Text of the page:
For a good long look at how 2015 could very well be the climate change turning point: Eric Holthaus’ “The Point of No Return: Climate Change Nightmares Are Already Here” at Rolling Stone is well worth your time.
Sometimes, you just happen to see the right movie at the right moment in your life. Pretty much everything in the world was up in the air for me in late 2000—from where I'd move, to what I'd do with myself once I got there. And then I saw Almost Famous, Cameron Crowe's semi-autographical film about becoming a…
In a rather unexpected about-face, Rolling Stone's parent company, Wenner Media, has announced that the iconic music magazine will soon be available on the iPad. But first, it's porting The Beatles: The Ultimate Album-by-Album Guide to Apple's tablet—like this week.
Once upon a time, Jann Wenner started a little music magazine called Rolling Stone. When the internet arrived, he shrugged his shoulders and tossed up a half-baked website. Now, with tablets on the rise, he's downright disinterested in digital magazines.
It looks like the Verizon HTC ThunderBolt couldn't hide any longer. The ThunderBolt popped up (with the Inspire 4G) in an ad in the current edition of Rolling Stone. The ThunderBolt will probably be the first phone to have LTE.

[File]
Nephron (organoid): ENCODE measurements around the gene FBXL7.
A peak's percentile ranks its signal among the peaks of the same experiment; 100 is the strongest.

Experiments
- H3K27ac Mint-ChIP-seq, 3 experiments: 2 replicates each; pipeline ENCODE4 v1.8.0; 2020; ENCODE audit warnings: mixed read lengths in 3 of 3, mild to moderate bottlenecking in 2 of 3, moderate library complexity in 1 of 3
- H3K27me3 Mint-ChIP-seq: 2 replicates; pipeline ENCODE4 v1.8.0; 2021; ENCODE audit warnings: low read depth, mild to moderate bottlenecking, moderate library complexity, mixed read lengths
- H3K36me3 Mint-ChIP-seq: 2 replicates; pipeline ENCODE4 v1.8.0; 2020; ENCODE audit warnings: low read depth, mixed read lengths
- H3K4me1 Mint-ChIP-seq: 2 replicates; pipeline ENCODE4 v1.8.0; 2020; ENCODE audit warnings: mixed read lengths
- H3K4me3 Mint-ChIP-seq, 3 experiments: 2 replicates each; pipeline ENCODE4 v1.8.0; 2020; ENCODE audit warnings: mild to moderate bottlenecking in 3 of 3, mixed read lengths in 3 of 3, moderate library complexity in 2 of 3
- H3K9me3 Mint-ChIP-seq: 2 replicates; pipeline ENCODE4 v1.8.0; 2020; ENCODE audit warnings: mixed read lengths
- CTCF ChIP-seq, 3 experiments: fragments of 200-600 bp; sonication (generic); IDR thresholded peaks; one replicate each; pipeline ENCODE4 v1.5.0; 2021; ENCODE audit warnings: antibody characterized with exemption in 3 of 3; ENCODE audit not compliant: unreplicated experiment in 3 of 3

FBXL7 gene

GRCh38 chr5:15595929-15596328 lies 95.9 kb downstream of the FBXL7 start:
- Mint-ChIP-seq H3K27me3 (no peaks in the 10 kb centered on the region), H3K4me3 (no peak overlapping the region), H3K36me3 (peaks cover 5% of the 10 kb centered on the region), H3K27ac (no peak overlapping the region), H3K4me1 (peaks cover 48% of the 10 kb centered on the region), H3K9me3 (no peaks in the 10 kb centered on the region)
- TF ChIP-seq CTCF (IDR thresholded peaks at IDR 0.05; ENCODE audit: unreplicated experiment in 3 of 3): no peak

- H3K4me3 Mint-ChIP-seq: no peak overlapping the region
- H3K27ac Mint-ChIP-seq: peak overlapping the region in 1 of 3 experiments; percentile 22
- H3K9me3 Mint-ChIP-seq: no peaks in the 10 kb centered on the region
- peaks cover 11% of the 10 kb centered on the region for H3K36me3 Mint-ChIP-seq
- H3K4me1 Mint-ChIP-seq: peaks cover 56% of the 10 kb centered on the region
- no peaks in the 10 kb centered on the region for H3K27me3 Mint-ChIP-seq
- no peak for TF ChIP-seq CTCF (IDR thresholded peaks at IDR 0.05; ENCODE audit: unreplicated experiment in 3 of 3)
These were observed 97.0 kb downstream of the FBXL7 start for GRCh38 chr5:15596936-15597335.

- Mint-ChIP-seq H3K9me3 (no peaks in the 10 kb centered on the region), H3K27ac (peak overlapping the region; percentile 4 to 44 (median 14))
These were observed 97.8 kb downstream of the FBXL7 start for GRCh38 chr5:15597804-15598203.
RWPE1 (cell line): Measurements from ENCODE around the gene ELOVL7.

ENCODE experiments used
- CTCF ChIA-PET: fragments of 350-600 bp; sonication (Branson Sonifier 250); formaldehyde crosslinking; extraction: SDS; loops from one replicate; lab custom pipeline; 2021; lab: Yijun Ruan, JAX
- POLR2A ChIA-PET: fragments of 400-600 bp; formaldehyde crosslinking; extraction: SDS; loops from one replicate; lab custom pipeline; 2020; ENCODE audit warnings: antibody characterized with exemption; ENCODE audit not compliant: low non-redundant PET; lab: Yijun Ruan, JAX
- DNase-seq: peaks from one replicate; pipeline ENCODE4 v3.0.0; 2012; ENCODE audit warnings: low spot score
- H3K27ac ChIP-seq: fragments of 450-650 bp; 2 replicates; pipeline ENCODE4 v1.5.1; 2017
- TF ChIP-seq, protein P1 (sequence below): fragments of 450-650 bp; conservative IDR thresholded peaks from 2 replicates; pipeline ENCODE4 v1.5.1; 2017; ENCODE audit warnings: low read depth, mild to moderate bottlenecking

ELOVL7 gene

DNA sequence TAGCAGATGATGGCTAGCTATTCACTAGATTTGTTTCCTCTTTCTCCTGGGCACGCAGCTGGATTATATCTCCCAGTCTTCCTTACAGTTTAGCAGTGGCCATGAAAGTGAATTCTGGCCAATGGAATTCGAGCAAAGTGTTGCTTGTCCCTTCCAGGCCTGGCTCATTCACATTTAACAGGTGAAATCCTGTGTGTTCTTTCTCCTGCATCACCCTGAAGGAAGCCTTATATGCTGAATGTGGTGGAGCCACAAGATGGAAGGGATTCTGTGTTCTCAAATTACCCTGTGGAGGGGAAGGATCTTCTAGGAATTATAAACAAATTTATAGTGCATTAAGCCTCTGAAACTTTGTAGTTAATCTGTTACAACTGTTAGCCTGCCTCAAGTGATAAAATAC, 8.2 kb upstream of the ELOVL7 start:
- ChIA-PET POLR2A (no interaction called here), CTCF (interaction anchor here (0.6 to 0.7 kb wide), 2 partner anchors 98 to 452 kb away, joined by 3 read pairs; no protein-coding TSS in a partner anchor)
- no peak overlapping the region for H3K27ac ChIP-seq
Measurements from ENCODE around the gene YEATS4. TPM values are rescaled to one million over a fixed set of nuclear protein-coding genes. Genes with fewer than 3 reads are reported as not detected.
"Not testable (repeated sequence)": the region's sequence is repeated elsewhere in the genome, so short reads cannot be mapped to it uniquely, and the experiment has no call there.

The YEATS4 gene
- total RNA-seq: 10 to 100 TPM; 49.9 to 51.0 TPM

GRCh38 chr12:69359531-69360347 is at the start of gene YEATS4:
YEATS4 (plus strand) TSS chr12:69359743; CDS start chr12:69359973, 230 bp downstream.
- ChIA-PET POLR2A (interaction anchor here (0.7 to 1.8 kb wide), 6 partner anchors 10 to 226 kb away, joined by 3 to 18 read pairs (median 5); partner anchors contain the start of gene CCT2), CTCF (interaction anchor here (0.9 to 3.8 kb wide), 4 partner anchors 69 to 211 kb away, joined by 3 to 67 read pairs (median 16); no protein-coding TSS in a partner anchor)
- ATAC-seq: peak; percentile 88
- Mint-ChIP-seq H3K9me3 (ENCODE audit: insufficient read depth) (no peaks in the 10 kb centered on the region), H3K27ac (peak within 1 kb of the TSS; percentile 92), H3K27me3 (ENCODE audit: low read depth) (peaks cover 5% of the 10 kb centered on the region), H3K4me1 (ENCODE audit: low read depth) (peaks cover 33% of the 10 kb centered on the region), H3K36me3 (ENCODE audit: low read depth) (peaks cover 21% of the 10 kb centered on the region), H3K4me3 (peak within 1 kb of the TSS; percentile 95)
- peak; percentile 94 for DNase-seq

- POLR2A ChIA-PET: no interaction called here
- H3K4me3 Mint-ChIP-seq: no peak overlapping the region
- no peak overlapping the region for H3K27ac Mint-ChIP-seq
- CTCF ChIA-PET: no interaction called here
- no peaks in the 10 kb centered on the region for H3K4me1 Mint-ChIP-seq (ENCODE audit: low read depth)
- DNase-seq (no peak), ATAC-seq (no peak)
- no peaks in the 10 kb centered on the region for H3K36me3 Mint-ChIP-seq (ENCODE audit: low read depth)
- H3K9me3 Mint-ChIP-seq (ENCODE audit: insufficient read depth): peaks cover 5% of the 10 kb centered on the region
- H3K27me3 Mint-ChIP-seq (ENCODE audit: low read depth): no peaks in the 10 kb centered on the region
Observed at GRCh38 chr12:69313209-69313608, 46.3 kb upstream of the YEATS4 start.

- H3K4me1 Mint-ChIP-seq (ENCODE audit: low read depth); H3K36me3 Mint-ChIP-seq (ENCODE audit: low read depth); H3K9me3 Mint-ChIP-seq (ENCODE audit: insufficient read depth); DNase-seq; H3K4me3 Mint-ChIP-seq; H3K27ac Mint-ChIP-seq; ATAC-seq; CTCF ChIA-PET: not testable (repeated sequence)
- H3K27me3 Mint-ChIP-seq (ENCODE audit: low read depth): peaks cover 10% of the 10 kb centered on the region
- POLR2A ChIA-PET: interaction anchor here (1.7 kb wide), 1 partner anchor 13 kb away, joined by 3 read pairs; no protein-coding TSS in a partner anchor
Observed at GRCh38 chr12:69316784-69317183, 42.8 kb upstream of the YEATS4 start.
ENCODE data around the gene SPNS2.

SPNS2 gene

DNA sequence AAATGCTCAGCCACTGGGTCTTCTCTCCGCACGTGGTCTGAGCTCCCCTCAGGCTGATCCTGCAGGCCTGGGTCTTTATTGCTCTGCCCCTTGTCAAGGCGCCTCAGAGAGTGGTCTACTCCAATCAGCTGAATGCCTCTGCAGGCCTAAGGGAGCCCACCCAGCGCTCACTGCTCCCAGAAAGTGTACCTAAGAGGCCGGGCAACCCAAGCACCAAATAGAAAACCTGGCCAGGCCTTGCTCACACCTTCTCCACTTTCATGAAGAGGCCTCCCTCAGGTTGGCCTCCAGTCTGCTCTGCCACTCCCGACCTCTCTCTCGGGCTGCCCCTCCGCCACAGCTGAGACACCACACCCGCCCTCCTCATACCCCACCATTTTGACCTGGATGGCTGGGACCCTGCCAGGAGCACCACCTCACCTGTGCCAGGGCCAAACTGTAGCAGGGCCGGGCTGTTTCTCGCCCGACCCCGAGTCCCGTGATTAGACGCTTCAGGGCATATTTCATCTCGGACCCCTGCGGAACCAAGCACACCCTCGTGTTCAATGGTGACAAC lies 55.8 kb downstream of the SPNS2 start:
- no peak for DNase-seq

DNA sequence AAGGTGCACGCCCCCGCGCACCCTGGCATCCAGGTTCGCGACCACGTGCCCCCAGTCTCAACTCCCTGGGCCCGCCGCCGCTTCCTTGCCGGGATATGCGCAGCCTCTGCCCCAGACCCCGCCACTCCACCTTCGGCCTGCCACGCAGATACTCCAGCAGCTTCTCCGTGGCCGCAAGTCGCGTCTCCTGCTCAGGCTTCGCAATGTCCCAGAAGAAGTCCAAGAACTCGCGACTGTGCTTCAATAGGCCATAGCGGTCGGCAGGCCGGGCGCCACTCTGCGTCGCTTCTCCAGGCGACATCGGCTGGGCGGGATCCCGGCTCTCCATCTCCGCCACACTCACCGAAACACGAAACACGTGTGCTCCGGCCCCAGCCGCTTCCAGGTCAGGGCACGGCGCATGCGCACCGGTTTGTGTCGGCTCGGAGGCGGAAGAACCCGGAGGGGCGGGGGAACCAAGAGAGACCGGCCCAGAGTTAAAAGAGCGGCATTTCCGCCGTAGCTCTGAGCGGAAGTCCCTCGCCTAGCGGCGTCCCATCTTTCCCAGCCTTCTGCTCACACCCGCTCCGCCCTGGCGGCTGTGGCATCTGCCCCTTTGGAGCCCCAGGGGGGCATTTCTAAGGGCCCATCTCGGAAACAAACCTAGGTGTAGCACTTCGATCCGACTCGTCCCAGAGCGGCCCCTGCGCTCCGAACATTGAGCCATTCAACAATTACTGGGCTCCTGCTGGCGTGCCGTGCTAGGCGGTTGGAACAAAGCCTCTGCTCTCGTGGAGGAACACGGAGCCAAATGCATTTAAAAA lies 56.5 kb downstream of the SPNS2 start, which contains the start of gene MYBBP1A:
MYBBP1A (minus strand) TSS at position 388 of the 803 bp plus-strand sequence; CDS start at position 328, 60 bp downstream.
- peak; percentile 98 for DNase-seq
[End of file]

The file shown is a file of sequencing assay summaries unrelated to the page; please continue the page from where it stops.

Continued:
Next time someone asks you to explain True Blood to them, just hold up this Rolling Stone cover. Yep, that about does it. I can't help but wonder if there's another picture of a vampire "wobbly H" inside. [RS]
We've told you about the various MySpace pages belonging to the world's "real life superheroes," but perhaps you're wondering just where those brave, unusual souls get their costumes from. Dont worry; all is finally revealed.
If you're rich enough to have a dedicated media server from the likes of Crestron, Elan, Escient, Kaleidescape, ReQuest or Apple—a strange one to mix in, I thought—you can go off and buy Rolling Stone magazine's 500 Greatest Albums of All Time already ripped and encoded on a NAS RAID drive, for the low price of…
Reading Rolling Stone's selection of interviews with white male-friendly celebrities about "the future" (in Bruce Springsteen's case, that means the year 1987) it quickly became apparent that one piece of fictional technology has surpassed the jet pack as the icon of our failed scientific process: the transporter.